State Dept: US Congress, Int'l Community to Assess Iran Deal for Approval

© AP Photo / Luis M. AlvarezThe State Department in Washington, Monday, Dec. 15, 2014
The State Department in Washington, Monday, Dec. 15, 2014 - Sputnik International
Under Secretary of State for Political Affairs Wendy Sherman claims that US Congress and the international community will both have an opportunity to review the Iran nuclear agreement before it is implemented.

WASHINGTON (Sputnik) — US Congress and the international community will both have an opportunity to review the Iran nuclear agreement before it is implemented, Under Secretary of State for Political Affairs Wendy Sherman told reporters.

“What we [P5+1 groups of countries] worked out is a process that allows the time and space for the [US] Congressional review before it [Iran nuclear agreement] takes effect… while at the same time allowing the international community to speak,” Sherman said on Thursday.

The Iran nuclear agreement includes a 60 to 90-day review period for the UN Security Council to assess the deal and should accommodate US Congressional requirements, Sherman added.

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Under the Iran Nuclear Agreement Review Act of 2015, US Congress will have a final say in the adopting of the agreement. The Republican-controlled House of Representatives and the Senate will have 60 days to review it.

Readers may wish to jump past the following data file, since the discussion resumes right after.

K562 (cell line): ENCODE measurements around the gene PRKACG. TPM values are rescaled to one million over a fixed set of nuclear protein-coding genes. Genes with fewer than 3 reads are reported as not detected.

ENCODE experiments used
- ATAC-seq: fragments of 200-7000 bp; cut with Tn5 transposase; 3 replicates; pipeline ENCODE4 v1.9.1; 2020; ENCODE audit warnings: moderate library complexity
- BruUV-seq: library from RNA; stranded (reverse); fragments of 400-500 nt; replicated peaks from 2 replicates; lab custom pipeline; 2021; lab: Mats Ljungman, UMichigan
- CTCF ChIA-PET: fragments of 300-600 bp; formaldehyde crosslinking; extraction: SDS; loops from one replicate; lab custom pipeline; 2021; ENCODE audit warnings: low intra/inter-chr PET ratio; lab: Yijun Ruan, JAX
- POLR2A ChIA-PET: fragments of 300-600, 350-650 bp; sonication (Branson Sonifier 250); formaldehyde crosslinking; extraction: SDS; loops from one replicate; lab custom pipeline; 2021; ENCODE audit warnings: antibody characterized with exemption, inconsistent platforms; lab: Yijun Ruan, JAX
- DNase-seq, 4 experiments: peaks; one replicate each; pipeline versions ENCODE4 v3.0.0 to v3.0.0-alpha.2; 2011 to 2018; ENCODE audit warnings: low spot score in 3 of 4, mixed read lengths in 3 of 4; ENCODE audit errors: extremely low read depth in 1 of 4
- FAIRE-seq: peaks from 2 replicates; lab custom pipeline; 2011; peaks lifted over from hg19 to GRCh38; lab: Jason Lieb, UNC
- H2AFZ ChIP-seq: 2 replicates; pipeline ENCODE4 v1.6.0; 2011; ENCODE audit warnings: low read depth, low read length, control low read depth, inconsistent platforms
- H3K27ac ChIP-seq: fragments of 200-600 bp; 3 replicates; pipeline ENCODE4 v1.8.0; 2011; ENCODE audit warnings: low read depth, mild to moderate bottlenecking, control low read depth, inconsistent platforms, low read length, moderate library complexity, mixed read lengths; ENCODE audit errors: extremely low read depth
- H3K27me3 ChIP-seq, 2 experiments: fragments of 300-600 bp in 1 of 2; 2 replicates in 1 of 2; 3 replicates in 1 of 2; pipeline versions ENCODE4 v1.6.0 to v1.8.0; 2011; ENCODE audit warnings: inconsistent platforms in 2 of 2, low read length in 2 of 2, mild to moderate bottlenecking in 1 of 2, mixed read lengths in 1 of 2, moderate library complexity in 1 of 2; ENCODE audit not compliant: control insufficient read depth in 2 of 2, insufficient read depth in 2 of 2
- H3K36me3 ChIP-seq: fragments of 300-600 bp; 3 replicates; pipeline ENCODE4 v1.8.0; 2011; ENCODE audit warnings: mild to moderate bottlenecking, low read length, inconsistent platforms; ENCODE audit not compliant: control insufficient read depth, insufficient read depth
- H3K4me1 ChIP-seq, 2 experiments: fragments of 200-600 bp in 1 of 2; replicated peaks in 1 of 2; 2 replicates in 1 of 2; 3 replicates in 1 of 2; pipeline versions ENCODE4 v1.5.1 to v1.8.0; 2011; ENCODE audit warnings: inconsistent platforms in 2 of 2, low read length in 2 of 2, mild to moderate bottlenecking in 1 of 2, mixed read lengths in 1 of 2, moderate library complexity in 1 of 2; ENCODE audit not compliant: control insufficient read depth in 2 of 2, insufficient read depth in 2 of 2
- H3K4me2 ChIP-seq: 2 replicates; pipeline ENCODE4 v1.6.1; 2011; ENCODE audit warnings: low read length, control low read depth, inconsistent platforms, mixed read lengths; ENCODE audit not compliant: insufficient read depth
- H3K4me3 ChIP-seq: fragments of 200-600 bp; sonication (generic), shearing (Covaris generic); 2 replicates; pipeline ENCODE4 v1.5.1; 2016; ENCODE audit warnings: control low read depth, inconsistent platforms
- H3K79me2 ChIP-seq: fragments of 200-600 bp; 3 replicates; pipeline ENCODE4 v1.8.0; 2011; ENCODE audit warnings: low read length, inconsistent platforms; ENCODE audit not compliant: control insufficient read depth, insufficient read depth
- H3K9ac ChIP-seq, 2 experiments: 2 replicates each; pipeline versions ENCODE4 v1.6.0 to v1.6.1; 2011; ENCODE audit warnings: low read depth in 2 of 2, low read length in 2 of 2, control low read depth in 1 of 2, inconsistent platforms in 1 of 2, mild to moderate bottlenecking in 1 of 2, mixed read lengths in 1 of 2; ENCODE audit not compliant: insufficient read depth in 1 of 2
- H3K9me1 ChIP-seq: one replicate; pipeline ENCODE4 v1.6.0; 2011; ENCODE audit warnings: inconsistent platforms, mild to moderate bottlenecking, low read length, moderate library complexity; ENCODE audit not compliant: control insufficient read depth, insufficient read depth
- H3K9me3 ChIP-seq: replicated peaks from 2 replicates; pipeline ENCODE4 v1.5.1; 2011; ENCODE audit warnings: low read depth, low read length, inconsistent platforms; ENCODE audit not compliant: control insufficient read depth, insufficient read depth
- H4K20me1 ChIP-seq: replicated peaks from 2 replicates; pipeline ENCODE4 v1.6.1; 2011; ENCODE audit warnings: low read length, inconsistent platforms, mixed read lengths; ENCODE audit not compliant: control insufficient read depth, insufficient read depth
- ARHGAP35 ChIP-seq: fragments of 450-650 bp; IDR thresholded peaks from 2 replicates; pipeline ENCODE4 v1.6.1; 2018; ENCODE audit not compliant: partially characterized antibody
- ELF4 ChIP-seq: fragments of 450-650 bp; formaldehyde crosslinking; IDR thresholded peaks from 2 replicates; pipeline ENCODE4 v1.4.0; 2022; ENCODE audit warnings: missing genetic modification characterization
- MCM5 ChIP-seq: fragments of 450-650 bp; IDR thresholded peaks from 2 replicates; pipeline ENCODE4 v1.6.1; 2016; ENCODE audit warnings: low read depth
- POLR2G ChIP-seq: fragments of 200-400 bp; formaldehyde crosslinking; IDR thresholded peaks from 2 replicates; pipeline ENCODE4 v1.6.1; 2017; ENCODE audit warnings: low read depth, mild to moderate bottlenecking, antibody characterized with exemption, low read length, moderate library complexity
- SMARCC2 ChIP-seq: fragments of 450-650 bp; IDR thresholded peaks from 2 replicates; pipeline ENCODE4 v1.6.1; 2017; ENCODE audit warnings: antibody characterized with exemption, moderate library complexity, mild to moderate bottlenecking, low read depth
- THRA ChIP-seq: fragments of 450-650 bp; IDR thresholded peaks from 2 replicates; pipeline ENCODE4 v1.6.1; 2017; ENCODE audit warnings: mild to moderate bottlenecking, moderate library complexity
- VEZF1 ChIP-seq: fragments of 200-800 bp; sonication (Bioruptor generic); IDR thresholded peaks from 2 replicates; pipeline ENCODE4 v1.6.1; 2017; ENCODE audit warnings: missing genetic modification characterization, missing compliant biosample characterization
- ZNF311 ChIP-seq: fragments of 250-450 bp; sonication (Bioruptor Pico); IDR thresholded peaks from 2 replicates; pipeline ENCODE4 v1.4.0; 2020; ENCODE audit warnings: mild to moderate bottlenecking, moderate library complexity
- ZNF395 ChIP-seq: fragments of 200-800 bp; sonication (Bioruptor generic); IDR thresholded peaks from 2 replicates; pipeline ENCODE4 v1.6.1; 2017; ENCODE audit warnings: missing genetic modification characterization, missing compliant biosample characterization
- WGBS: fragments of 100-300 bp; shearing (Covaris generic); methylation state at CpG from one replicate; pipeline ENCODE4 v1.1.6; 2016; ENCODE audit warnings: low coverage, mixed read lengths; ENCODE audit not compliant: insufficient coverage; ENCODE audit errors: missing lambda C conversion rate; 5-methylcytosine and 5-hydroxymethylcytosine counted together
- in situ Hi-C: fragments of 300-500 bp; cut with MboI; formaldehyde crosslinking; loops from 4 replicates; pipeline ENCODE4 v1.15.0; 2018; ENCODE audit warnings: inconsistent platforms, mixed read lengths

Earlier on Thursday, Congressmen Ed Royce and Michael McCaul urged US President Barack Obama to postpone any action by the UN Security Council to approve the Iran nuclear agreement, including significant weakening of the UN arms embargo.

In a Tuesday public address, Obama defended the nuclear agreement from critics. The President explained his administration has already begun outreach to members of Congress, offering extensive briefings to lawmakers currently studying the nearly 200 page agreement.

If a majority of both the Senate and House disapprove of the Iran deal, Obama will veto the resolution, sending it back to Congress where it must gather a two-thirds vote in both chambers to override the President's veto.

The nuclear agreement with Iran reached on Tuesday is aimed at preventing Tehran from developing or acquiring nuclear weapons.

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